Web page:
This article was kindly written for the Music for Dementia website by Holly Clark | Community Manager | FirstCare.ie
There are millions of people who live with Dementia and Alzheimer’s worldwide. Due to an ageing population and no yet known cure or preventative pharmacological response, this number will only rise in the next few decades. Therefore, health professionals are increasingly turning to music to help enhance and enrich the quality of life for people living with dementia, whether they are elderly or have early onset dementia. Below we will explore some of the benefits of music for those with Alzheimer’s and Dementia.
Music boosts brain activity
Music fires the neurons in your brain, and can improve cognitive performance. We now understand that music is processed across the ‘whole-brain’ rather than one specific brain region, as was previously thought. The acoustic blend of music is made up of many different elements, such as, timbre, pitch, rhythm. These elements of music are initially processed in the auditory cortex. When additional components of music come into play, such as memory and song meaning, the processing becomes wore widely distributed across the brain (Warren, 2008). This wide distribution mediates our behavioural response to music e.g. tapping our foot to the beat. There is an interesting article around this – 5 Reasons Why Music Boosts Brain Activity – If those with Alzheimer’s are asked to sing along to the songs. Participants in this study performed better in cognitive and wellbeing tests after singing songs compared with those who merely listened to them, showing that it may slow down cognitive decline and help keep your brain healthy.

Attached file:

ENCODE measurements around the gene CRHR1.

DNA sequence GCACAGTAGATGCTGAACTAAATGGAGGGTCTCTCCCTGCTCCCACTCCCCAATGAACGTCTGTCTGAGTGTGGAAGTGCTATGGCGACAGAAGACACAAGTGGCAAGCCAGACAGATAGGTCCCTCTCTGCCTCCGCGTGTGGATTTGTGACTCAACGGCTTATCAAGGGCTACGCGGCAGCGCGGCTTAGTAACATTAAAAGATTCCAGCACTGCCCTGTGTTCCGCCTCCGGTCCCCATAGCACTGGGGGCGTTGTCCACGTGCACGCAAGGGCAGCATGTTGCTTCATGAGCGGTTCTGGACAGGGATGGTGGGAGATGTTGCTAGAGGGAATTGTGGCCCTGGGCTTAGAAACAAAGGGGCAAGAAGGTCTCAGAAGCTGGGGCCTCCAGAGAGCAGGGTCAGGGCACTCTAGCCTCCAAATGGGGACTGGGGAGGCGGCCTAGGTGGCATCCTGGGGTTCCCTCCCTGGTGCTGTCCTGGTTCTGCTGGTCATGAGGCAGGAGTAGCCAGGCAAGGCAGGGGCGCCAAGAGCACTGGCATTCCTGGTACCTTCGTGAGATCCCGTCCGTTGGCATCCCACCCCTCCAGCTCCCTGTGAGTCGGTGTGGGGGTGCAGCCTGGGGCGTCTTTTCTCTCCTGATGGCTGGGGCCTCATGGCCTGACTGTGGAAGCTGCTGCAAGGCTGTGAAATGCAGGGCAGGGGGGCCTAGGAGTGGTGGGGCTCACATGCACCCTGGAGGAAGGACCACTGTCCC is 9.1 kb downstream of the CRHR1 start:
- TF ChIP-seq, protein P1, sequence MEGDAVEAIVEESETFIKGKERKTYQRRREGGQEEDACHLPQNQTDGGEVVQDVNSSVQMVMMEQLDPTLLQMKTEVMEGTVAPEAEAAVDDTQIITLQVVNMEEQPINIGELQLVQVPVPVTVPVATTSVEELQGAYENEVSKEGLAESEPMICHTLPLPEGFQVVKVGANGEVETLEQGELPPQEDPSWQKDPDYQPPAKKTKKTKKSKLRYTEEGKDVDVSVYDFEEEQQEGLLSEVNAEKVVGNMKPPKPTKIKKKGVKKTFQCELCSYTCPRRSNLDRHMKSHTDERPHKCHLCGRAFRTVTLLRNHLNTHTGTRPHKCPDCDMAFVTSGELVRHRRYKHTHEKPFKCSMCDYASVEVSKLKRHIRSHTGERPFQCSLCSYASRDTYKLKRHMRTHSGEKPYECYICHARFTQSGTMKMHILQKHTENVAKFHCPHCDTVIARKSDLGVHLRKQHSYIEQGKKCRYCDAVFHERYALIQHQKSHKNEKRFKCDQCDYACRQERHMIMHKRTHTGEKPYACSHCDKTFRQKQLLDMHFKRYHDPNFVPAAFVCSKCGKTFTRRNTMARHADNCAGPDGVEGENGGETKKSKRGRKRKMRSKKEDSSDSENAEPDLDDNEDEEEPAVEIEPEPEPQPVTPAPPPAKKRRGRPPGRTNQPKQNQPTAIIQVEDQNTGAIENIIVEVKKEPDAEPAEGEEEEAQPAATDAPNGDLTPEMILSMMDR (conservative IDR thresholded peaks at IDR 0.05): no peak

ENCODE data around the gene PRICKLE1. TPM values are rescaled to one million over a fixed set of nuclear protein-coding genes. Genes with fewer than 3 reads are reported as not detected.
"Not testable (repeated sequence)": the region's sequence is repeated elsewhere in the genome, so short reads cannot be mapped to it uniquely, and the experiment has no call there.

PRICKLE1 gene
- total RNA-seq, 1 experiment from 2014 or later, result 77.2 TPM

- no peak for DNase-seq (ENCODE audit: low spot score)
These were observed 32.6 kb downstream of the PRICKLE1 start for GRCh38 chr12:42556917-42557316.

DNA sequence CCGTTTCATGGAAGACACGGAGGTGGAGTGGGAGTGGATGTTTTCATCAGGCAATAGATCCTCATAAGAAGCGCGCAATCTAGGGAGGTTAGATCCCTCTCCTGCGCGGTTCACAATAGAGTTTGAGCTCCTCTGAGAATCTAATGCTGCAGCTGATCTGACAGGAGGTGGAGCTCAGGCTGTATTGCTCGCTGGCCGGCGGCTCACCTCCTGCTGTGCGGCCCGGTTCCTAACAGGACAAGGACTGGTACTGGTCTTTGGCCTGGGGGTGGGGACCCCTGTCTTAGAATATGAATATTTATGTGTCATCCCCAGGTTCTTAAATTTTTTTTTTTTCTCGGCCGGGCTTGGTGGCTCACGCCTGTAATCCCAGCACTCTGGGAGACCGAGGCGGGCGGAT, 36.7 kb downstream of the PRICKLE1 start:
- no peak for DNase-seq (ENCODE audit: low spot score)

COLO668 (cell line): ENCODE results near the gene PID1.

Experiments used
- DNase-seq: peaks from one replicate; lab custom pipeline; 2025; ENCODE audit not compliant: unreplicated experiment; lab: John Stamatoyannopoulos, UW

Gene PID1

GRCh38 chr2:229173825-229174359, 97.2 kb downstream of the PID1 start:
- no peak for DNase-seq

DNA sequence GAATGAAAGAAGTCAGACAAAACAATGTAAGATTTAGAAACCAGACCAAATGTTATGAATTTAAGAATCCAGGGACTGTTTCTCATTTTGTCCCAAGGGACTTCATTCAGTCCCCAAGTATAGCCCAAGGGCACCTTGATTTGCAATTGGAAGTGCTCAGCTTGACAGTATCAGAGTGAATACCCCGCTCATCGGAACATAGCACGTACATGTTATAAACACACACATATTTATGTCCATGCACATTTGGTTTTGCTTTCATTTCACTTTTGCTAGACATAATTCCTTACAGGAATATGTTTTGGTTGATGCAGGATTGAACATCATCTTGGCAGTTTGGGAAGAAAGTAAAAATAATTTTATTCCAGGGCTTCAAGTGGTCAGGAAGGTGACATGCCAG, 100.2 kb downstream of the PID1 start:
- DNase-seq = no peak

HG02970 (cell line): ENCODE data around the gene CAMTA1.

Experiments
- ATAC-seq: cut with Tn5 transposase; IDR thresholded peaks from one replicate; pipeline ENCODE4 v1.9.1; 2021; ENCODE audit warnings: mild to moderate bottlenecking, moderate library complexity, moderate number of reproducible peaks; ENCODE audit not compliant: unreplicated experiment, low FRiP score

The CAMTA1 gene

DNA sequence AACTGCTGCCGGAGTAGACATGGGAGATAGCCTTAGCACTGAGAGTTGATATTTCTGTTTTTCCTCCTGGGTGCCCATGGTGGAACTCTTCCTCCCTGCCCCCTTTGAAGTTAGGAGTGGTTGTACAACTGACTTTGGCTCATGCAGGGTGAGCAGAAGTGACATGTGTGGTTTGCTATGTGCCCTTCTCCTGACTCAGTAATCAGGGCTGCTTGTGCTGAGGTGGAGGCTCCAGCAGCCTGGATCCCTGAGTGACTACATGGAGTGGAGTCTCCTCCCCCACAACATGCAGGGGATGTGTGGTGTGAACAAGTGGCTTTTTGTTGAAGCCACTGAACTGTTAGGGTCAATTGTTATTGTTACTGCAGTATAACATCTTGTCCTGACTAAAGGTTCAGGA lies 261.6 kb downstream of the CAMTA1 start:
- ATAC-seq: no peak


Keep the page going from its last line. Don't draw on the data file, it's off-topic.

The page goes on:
Jane Byrne from FirstCare.ie points out that there are many types of dementia, each with their own causes and symptoms. “However, there are similarities across the board, which we need to combat. Dementia is so widespread nowadays that all healthcare professionals really have to stand up and take notice.”
It can be a way to bond with your family member
Being the family member of someone with dementia or Alzheimer’s can be challenging , but music can provide a way to maintain and sustain your relationships. Whether your loved one is just beginning their dementia journey or has been living with dementia for several years, it’s likely that you will share memories related to music. Therefore, creating musical moments together, using this shared music, will help support your relationship and offer ways to be together and communicate with and through the music.
Music can help with managing your dementia
Living with dementia can be confusing and frightening, and music can help with managing some of these feelings and experiences. Researchers at the University of Miami School of Medicine found that music can help to boost brain chemicals that improve mood such as serotonin and melatonin. This is independent of cognitive performance, so patients can still gain benefits from listening to music in the later stages of the disease.
Music may improve the memory of those with Alzheimer’s
A meta analysis conducted in a scientific publication on dementia, though cautioning that the data is in its early stages, found promising evidence that listening to music can improve the memory of those with Alzheimer’s disease, based on 4 randomized controlled trials.¹
The use of music can reduce reliance on medication, and reduce agitation.²
The British Association for Music Therapy states that music can have a range of benefits, not least that it may help people living with dementia in reducing their use of medication, and that it may reduce some of the symptoms, such as agitation. This would lead to an overall better quality of life, and has been supported by a variety of theory and research.
As we have seen, music can have many positive effects on those with dementia and Alzheimer’s. What is particularly exciting is that research and theory is only in its infancy: as we find out more we will uncover even more persuasive reasons that music should be an integral part of therapy for people living with dementia.